I find that some questions that are voted off-topic most certainly should be; for example if someone is asking something that can be easily looked up in a dictionary. On the other hand, questions that are too open-ended are often indicating a deeper unasked question that is more specific.
This is the most recent example; I am impelled to post this because I have found myself writing useful answers to questions that are under consideration for closing on several other occasions.
The OP is asking if we might come up with some cool expressions that will impress the jury on his writing exam. Of course, that's too open-ended for us to be able to come up with anything useful. However, the OP is laboring under the misconception that he needs to find some fancy expressions that will impress the jurists in order to get top marks. This is obviously untrue, so he can be usefully told that he needs to focus on stating his position clearly instead of writing to impress. Since this may not be true in the poster's native language (their local culture might place an emphasis on beauty over clarity, for example), it fits the purpose of ELL to make this clear.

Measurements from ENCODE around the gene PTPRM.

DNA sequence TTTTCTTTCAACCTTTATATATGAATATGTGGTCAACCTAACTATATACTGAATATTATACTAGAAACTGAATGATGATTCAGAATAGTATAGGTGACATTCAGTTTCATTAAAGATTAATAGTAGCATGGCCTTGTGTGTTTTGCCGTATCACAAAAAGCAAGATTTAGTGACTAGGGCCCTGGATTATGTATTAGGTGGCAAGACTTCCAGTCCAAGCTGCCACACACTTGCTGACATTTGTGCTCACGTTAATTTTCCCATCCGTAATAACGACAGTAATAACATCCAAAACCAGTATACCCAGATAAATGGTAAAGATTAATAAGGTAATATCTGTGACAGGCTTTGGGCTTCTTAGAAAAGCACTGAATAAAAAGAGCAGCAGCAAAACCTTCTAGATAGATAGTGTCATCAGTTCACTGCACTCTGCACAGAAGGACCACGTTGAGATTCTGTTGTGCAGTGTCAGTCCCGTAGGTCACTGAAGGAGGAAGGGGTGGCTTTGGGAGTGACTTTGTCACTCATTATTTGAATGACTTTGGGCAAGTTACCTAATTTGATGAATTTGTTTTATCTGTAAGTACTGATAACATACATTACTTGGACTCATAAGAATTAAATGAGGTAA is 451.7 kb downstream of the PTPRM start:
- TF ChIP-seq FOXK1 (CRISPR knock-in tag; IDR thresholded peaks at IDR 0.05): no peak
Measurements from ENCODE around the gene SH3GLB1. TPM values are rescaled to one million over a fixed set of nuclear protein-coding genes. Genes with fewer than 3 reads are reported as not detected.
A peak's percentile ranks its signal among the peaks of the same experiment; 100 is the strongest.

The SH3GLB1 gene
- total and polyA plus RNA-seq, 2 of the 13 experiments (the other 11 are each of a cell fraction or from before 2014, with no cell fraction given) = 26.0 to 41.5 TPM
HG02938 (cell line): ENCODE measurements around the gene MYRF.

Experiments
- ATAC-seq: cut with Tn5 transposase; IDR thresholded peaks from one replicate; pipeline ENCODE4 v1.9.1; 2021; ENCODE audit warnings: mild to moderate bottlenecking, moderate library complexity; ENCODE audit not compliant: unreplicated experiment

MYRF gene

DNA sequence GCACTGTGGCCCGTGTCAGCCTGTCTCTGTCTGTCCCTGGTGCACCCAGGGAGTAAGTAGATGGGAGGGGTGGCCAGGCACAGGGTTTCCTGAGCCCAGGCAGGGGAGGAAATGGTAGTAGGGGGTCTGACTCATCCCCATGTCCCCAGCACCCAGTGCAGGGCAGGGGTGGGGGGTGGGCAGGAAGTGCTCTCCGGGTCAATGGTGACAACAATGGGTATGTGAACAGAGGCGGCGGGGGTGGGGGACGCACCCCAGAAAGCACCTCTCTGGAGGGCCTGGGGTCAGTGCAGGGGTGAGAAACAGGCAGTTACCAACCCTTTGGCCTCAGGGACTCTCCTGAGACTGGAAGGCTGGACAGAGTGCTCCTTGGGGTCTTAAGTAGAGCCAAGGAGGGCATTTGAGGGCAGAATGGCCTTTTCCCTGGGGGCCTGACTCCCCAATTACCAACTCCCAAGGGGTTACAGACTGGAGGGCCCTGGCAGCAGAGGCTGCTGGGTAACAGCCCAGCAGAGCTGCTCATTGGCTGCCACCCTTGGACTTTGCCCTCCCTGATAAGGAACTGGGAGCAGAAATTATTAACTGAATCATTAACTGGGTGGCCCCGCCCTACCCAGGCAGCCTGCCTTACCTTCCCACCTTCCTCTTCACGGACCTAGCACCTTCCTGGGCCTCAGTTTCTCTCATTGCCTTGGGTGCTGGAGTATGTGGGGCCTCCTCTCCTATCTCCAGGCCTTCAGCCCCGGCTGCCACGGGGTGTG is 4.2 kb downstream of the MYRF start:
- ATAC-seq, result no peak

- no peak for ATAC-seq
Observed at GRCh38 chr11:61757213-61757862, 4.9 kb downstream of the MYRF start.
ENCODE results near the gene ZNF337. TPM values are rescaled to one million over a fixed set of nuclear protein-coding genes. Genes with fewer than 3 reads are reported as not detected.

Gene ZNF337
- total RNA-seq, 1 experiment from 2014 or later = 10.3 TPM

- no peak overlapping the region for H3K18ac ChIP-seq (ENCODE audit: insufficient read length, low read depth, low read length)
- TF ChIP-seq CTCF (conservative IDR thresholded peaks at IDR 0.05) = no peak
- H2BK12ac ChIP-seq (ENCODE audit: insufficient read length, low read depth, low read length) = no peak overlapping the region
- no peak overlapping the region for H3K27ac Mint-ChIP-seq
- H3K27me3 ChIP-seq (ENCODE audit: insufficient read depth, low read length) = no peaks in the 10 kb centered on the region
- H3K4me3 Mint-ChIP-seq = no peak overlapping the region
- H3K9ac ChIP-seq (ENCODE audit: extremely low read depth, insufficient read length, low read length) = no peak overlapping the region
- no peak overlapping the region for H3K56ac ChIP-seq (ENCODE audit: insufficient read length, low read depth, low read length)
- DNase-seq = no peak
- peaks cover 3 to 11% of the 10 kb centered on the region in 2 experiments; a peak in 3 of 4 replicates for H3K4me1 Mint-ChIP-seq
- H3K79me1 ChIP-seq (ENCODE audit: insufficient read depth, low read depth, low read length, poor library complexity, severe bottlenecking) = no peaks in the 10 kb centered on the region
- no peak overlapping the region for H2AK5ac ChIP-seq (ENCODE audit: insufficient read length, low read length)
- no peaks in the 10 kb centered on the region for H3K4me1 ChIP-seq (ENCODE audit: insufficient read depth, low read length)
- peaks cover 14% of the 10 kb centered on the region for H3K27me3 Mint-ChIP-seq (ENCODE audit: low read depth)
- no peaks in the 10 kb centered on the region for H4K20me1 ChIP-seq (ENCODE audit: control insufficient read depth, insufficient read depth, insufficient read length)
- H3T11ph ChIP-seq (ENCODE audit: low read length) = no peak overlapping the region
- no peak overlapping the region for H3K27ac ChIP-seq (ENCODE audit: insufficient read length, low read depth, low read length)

People often come up with "half-solutions" to the problems that they perceive, describe those half-solutions, and ask for help on making them whole. In such a situation, it is often the case that the half-solution is entirely the wrong approach. If we are to help as well as we may, it is often necessary to step back and assess why they are asking the question, and answer in such a way as to undo a misperception further back in their line of reasoning.
As a general point, I submit to the group that looking for reasons to vote to close is not as conducive to growth as looking for reasons not to. I'd like to suggest that we work a little harder to "read between the lines" and pull out the underlying question that is really being asked before voting to close a post. While discouraging "help vampires" from wasting everyone's time is a great idea, driving people away when they are sincerely interested in learning is a bad idea.